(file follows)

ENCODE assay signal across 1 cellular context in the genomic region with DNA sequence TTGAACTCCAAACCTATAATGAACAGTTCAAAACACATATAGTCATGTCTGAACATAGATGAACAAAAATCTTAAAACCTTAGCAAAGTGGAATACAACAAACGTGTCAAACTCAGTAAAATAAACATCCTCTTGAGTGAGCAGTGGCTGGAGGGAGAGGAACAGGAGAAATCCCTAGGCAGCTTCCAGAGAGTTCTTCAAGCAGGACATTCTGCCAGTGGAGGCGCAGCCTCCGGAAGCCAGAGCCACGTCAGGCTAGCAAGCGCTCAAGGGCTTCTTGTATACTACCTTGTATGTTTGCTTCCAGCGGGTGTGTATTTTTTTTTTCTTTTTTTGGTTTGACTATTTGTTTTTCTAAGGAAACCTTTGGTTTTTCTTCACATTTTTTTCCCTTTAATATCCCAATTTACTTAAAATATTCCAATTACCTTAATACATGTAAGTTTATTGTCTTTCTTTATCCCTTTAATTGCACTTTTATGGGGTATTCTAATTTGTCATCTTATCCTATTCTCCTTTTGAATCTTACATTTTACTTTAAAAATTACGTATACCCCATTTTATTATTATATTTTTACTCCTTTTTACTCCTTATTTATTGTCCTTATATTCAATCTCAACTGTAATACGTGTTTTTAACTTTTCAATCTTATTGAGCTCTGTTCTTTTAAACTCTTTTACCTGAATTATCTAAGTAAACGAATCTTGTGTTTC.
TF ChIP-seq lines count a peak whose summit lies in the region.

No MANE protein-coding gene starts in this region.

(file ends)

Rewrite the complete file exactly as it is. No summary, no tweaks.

ENCODE assay signal across 1 cellular context in the genomic region with DNA sequence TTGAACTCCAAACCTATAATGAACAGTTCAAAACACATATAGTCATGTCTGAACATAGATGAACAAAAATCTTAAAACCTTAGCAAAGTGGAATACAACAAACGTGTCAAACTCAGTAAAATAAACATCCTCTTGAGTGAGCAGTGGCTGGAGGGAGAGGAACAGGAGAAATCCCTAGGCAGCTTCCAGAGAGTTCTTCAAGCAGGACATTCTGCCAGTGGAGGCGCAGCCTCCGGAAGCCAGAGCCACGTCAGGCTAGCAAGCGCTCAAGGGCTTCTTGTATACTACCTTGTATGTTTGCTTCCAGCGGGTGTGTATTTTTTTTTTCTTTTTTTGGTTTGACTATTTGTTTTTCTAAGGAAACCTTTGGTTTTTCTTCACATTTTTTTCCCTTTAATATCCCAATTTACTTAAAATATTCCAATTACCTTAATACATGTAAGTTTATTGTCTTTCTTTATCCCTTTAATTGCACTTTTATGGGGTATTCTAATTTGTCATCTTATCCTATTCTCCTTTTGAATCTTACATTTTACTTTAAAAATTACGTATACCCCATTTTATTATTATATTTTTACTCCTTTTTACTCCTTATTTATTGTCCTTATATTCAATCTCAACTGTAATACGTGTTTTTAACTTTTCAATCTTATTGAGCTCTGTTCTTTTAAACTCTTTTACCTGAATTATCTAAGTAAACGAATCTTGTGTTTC.
TF ChIP-seq lines count a peak whose summit lies in the region.

No MANE protein-coding gene starts in this region.